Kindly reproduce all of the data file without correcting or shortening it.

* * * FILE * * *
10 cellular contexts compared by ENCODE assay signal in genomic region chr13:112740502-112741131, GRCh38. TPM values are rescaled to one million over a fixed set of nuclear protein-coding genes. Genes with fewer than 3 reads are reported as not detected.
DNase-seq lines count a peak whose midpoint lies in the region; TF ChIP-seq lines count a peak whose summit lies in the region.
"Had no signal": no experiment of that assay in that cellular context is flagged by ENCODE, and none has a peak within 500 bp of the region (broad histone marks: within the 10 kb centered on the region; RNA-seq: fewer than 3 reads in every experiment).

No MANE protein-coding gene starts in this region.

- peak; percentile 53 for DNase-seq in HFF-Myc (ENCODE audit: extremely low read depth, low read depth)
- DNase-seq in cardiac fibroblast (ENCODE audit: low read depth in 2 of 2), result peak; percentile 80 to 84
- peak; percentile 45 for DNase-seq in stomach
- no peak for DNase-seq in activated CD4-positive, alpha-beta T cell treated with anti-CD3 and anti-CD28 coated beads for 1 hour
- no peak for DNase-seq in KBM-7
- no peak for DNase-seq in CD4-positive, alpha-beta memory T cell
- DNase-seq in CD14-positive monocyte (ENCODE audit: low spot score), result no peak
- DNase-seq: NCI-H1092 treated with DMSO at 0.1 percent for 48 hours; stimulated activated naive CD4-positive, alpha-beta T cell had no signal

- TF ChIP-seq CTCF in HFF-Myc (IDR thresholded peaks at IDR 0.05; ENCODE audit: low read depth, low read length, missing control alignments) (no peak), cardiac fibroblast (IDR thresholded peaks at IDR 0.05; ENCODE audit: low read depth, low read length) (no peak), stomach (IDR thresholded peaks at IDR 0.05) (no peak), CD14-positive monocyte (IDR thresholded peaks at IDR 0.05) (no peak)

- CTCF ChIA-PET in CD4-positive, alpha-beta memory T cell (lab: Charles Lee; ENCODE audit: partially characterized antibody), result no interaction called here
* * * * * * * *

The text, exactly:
10 cellular contexts compared by ENCODE assay signal in genomic region chr13:112740502-112741131, GRCh38. TPM values are rescaled to one million over a fixed set of nuclear protein-coding genes. Genes with fewer than 3 reads are reported as not detected.
DNase-seq lines count a peak whose midpoint lies in the region; TF ChIP-seq lines count a peak whose summit lies in the region.
"Had no signal": no experiment of that assay in that cellular context is flagged by ENCODE, and none has a peak within 500 bp of the region (broad histone marks: within the 10 kb centered on the region; RNA-seq: fewer than 3 reads in every experiment).

No MANE protein-coding gene starts in this region.

- peak; percentile 53 for DNase-seq in HFF-Myc (ENCODE audit: extremely low read depth, low read depth)
- DNase-seq in cardiac fibroblast (ENCODE audit: low read depth in 2 of 2), result peak; percentile 80 to 84
- peak; percentile 45 for DNase-seq in stomach
- no peak for DNase-seq in activated CD4-positive, alpha-beta T cell treated with anti-CD3 and anti-CD28 coated beads for 1 hour
- no peak for DNase-seq in KBM-7
- no peak for DNase-seq in CD4-positive, alpha-beta memory T cell
- DNase-seq in CD14-positive monocyte (ENCODE audit: low spot score), result no peak
- DNase-seq: NCI-H1092 treated with DMSO at 0.1 percent for 48 hours; stimulated activated naive CD4-positive, alpha-beta T cell had no signal

- TF ChIP-seq CTCF in HFF-Myc (IDR thresholded peaks at IDR 0.05; ENCODE audit: low read depth, low read length, missing control alignments) (no peak), cardiac fibroblast (IDR thresholded peaks at IDR 0.05; ENCODE audit: low read depth, low read length) (no peak), stomach (IDR thresholded peaks at IDR 0.05) (no peak), CD14-positive monocyte (IDR thresholded peaks at IDR 0.05) (no peak)

- CTCF ChIA-PET in CD4-positive, alpha-beta memory T cell (lab: Charles Lee; ENCODE audit: partially characterized antibody), result no interaction called here